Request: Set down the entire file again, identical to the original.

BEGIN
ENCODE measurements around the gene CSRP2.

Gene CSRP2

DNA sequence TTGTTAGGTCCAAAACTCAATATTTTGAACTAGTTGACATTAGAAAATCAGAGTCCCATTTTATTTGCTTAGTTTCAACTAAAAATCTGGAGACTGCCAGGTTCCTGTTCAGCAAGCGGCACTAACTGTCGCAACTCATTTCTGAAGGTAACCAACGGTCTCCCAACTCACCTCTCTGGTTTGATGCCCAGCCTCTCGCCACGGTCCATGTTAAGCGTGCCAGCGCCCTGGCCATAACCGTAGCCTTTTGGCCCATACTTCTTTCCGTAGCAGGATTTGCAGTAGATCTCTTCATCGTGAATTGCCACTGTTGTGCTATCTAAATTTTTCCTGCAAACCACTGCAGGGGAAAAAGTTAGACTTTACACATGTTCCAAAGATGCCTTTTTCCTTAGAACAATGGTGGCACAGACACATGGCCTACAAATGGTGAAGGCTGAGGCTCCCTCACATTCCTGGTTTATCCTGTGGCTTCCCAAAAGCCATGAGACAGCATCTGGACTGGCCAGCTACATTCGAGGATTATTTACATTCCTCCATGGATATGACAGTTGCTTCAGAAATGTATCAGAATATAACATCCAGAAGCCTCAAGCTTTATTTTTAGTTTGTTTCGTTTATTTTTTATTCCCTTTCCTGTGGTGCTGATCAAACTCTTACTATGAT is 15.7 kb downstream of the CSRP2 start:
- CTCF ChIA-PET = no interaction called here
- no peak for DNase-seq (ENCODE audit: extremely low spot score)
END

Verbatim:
ENCODE measurements around the gene CSRP2.

Gene CSRP2

DNA sequence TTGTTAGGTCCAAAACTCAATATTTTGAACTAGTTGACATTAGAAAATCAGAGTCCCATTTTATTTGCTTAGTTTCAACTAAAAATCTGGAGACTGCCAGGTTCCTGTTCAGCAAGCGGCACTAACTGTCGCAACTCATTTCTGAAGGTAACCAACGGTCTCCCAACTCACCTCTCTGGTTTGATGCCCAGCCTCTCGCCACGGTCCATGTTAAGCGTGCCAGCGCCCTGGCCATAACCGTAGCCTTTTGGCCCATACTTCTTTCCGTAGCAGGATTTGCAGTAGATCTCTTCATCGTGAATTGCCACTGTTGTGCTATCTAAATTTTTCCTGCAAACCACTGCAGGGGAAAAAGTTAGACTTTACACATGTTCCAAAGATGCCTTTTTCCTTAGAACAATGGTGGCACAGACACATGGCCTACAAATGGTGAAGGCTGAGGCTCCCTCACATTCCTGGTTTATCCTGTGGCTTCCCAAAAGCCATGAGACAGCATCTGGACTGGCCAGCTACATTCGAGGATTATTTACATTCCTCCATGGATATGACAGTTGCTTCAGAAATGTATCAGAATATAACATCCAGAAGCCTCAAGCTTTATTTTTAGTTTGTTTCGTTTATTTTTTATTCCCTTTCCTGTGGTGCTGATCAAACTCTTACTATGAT is 15.7 kb downstream of the CSRP2 start:
- CTCF ChIA-PET = no interaction called here
- no peak for DNase-seq (ENCODE audit: extremely low spot score)